By BRYAN LAZARE / The Associated Press
BATON ROUGE, La. (AP) -- The unexpected emergence of Terrence Magee has made it clear that LSU's running game can be productive even if Jeremy Hill's disciplinary benching lasts several games.
What remains to be seen is how Magee's playing time sorts out once Hill, the Tigers' 2012 leading rusher, is back on the field for ninth-ranked LSU.
'I am fortunate because I have an opportunity to play now,' said Magee, whose 95 yards and two touchdowns led the Tigers to a season-opening victory over TCU. 'It felt good to be out there. I hadn't played a full game in two years. I was just thankful for the opportunity. No matter when you get in there, you have to make every snap count.'
Miles has refused to say if Hill, punished in connection with his offseason arrest for throwing a punch outside a bar, will return for Saturday night's home opener against UAB.
With Hill benched last Saturday, Magee entered LSU's opener against TCU in Dallas as the third-string running back behind Alfred Blue and Kenny Hilliard.
Blue, who was coming back from torn knee ligaments that sidelined him most of last season, picked up a hard-earned 89 yards rushing. Hilliard wound up carrying only four times for 8 yards.
The surprise was Magee, a former high school quarterback who has bounced back and forth between the roles of reserve running back and receiver since arriving at LSU in 2011. He led LSU last Saturday with 95 yards on 13 carries and two touchdowns, one of which went for 52 yards, in LSU's 37-27 victory over the Horned Frogs.
Before the game, Magee had rushed for a total of 133 yards in the first two years of his college career.
'Terrence Magee is a talented guy,' LSU coach Les Miles said. 'Those inside this program root for Terrence Magee because he's just a great kid, who works hard and has ability. Given the opportunity, he'll make that kind of contribution throughout the year.'
Magee had just two first-half carries against TCU, but he showed promise by picking up 6 yards on each attempt. Offensive coordinator Cam Cameron called Magee's number more in the second half, when he carried 11 times for 83 yards.
For the first time since his days as an All-State quarterback at Franklinton (La.) High School, Magee was in the spotlight.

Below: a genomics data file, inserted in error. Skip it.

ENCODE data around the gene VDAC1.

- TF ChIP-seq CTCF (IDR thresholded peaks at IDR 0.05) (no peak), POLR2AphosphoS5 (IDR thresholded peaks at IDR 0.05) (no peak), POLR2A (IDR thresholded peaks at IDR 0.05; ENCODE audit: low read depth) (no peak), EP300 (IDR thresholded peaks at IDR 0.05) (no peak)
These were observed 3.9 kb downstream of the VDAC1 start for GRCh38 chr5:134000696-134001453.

Being a playmaker is nothing strange for Magee, who led Franklinton to the Louisiana Class 4A title in 2010. In the state title game, Magee accounted for 329 yards -- 203 passing and 126 rushing -- and two touchdowns. He was responsible for more than 4,000 yards and 51 touchdowns as a high school senior.
It was known throughout Magee's recruiting that he would be shifted to running back in college. Magee carried the ball 27 times as a freshman with the Tigers.
'It was a big adjustment moving from quarterback to running back,' Magee said. 'As the quarterback, you are the leader of the team. You are responsible for what everybody is doing. As a running back, your role goes down. You are not in control. But, I knew I was going to play running back at LSU.'
Last season, Magee was shifted to receiver -- a move which bothered him, but seemed necessary because there were five running backs ahead of him on the depth chart. Magee caught one pass last year -- a 7-yarder against Idaho. Coaches decided late in the regular season that Magee would return to running back.
'The toughest part of the last two years was when I was moved to receiver,' Magee said. 'I viewed (the change) as a negative. I wasn't used to playing there. I knew I was not going to get to the next level as a receiver.
'When I went back to running back, I had to stay confident and motivated,' said Magee, adding that running backs coach Frank Wilson assured him he would receive an opportunity to play. 'It has been hard, but I knew my time would come.'
Quarterback Zach Mettenberger is glad it did.
'Terrence has been lost in the mix the last couple of years,' Mettenberger said. 'You saw his role last week. He showed the wheels to make a big run on the touchdown. He is also a great receiver.'
Magee making Hill's absence an afterthought
By BRYAN LAZARE / The Associated Press